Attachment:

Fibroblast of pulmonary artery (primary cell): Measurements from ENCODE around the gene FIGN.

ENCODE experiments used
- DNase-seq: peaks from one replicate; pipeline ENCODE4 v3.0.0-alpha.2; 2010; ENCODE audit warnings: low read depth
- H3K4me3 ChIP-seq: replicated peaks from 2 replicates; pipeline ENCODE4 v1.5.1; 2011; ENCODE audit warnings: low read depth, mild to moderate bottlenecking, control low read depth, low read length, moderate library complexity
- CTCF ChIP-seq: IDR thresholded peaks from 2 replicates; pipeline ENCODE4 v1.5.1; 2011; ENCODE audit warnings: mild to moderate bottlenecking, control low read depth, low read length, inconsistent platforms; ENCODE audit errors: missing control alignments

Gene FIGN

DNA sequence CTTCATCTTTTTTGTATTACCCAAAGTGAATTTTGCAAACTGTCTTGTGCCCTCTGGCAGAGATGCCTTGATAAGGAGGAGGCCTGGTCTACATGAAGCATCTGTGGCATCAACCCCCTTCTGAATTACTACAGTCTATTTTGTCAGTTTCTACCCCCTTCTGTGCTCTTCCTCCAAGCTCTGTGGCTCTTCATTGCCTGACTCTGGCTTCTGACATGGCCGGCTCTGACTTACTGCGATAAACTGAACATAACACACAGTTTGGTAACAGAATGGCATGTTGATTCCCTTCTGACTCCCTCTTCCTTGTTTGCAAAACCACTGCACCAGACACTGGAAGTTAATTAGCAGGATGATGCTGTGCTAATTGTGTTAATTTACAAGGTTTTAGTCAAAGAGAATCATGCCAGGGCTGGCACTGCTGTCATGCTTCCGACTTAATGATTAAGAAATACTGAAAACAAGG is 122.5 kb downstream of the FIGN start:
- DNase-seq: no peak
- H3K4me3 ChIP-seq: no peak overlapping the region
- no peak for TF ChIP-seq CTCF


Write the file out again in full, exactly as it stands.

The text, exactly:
Fibroblast of pulmonary artery (primary cell): Measurements from ENCODE around the gene FIGN.

ENCODE experiments used
- DNase-seq: peaks from one replicate; pipeline ENCODE4 v3.0.0-alpha.2; 2010; ENCODE audit warnings: low read depth
- H3K4me3 ChIP-seq: replicated peaks from 2 replicates; pipeline ENCODE4 v1.5.1; 2011; ENCODE audit warnings: low read depth, mild to moderate bottlenecking, control low read depth, low read length, moderate library complexity
- CTCF ChIP-seq: IDR thresholded peaks from 2 replicates; pipeline ENCODE4 v1.5.1; 2011; ENCODE audit warnings: mild to moderate bottlenecking, control low read depth, low read length, inconsistent platforms; ENCODE audit errors: missing control alignments

Gene FIGN

DNA sequence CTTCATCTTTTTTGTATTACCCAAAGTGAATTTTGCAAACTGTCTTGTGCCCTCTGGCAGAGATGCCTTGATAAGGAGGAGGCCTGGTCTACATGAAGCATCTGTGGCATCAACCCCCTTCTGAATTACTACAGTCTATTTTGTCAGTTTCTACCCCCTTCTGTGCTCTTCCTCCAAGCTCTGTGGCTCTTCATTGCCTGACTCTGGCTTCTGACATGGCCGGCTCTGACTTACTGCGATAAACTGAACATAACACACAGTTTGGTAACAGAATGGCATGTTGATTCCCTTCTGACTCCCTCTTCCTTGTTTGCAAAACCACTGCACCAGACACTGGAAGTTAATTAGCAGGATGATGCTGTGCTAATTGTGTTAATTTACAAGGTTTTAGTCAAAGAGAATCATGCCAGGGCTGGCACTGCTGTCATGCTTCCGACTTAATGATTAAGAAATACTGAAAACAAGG is 122.5 kb downstream of the FIGN start:
- DNase-seq: no peak
- H3K4me3 ChIP-seq: no peak overlapping the region
- no peak for TF ChIP-seq CTCF